Egyptian mummy with heart disease
Researchers believe that an Egyptian princess who lived 3,500 years ago could be the first known person to have developed heart disease, after scans of her mummified body revealed extensive blockages in arteries leading to her heart, brain, stomach and legs. The remains of 52 mummies, including the princess, were analysed at the National Museum of Antiquities in Cairo and evidence of a hardening of the arteries was found in almost half of the mummies scanned. Dr Gregory Thomas of the University of California believes that the finds suggest scientists are missing a risk factor for heart disease, as the Egyptians would have had a significantly healthier diet than we do today yet still suffered from the condition. Princess Ahmose-Meryet-Amon, who died in her 40s, was from an illustrious Egyptian family and lived in what is now Luxor from the year 1580 BC.
A cigar box once owned by the captain of the ill-fated Titanic has been discovered on a bedside cabinet belonging to Merseyside pensioner Hilary Mee. An auctioneer visiting Mee’s home to value other antiques spotted the box, which is lined with camphor and designed to hold 40 of the finest Havana cigars. The box features the emblem of the White Star shipping line and bears the initials of Edward John Smith, the ship’s master. The box is anticipated to fetch between £10,000 and £20,000 at auction.
A velvet-covered prayer book belonging to Mary, Queen of Scots has returned to Scotland for what is thought to be the first time in 400 years. The book, which is thought to have been carried by Mary to her execution at Fotheringay Castle in 1587, went on display for just one day at Loretto School in Musselburgh, East Lothian. The prayer book is thought to have been kept in England since Mary’s execution.
A new book written by author and art historian Peter Lord has revealed details of Welsh Liberal politician Winifred Coombe Tennant, a woman well known in political, artistic and spiritualist circles. Based on Tennant’s diaries, the book reveals her to be suffragette, a supporter of Welsh Prime Minister Lloyd George, and a psychic medium who wore traditional Welsh costume every day for ten years. Tennant, who stood for parliament in 1922 in the Forest of Dean, was a patron of Welsh art, but the book also reveals that she went under a pseudonym to study scripts she claimed to have received from spirits. The Diary of Winifred Coombe Tennant 1909-1924 is published by the National Library of Wales.
Never-before-seen documents once belonging to George Pitt-Rivers, the cousin of Winston Churchill's wife, Clementine, have revealed Pitt-Rivers to have been a Nazi sympathizer who established strong links with Adolf Hitler’s government. Pitt-Rivers was a respected anthropologist but became a vocal supporter of National Socialism and eugenics during the 1930s; he was eventually arrested as a Nazi sympathiser on the orders of his cousin-in-law Winston Churchill. The documents, which include previously unseen photos of Hitler and letters to the Nazi leader, were discovered in a loft by Pitt-Rivers’ son.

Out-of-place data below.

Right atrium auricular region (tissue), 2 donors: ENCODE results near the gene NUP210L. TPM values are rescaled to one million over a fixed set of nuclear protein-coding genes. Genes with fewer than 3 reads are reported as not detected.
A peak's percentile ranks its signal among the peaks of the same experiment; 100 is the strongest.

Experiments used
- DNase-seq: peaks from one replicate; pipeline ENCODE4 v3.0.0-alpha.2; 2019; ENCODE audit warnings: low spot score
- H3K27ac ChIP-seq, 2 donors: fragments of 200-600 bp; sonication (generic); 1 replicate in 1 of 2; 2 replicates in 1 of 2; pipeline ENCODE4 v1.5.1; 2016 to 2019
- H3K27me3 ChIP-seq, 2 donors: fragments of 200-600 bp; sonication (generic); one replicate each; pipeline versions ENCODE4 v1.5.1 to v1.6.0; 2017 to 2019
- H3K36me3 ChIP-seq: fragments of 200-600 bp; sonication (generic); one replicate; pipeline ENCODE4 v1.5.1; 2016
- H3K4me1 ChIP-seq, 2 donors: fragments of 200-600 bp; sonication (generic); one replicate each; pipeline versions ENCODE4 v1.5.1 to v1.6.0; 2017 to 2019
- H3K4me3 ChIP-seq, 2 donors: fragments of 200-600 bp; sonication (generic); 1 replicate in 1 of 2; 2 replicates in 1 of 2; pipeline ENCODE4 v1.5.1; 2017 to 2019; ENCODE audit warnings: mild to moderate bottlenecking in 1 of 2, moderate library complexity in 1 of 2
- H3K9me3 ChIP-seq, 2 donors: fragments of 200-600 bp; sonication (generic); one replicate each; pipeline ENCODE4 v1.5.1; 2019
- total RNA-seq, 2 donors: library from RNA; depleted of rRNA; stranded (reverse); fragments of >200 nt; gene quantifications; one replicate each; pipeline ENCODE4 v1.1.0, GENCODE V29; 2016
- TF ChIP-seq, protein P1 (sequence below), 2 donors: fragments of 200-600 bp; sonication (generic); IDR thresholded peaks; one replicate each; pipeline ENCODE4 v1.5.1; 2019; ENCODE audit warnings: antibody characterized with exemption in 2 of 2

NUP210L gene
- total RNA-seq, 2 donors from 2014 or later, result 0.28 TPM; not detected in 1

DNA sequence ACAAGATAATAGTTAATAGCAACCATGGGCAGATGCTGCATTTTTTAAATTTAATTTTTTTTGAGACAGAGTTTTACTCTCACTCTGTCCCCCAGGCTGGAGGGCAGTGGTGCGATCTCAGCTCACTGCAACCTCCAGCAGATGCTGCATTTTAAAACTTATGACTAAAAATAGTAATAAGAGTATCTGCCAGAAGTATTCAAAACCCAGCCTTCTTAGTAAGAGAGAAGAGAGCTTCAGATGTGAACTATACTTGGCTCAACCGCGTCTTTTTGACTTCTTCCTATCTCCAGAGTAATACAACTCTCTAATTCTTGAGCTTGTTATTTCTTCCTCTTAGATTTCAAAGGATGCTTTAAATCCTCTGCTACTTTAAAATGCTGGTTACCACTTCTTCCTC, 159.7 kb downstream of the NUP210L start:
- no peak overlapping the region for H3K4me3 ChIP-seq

Archaeologists working at Culross Palace in Fife believe they have discovered 17th-century foundations of previously unrecorded buildings at the site, which suggest the palace may have had an east wing. Sir George Bruce, the Laird of Carnock and a successful merchant, built Culross Palace in 1611.
US space shuttle Endeavour has launched on its 25th, and final, mission before it retires to its new home at the California Science Center in Los Angeles. The shuttle took off from Kennedy Space Center in Florida at 08:56 local time (12:56 GMT, 13:56 BST) to meet with the International Space Station to deliver a US$2 billion particle physics experiment and a tray of essential spare parts. In its history, the Endeavour has clocked up a cumulative distance in space of 166 million km – an expanse greater than that which divides the Earth and the Sun.
The Georgian mansion Benarth Hall in Conwy has been put up for sale for the first time in half a century. The Grade II listed building, which dates back to 1790, is thought to have been designed by the architect Samuel Wyatt for Samuel Price of Lincoln's Inn, and was visited by Queen Victoria’s son, the Prince of Wales, later Edward VII. The building is on sale for £2.3 million.
A collection of 18th-century Chinese works of art once kept at the back of a Dorset family's cabinet is to be sold at auction. The collection, comprising mainly jade objects, was originally kept at the Summer Palace in what was Peking, China, but is thought to have been seized during the looting of the palace in 1860. The objects, which were probably made for Emperor Qianlong, are expected to fetch £1 million.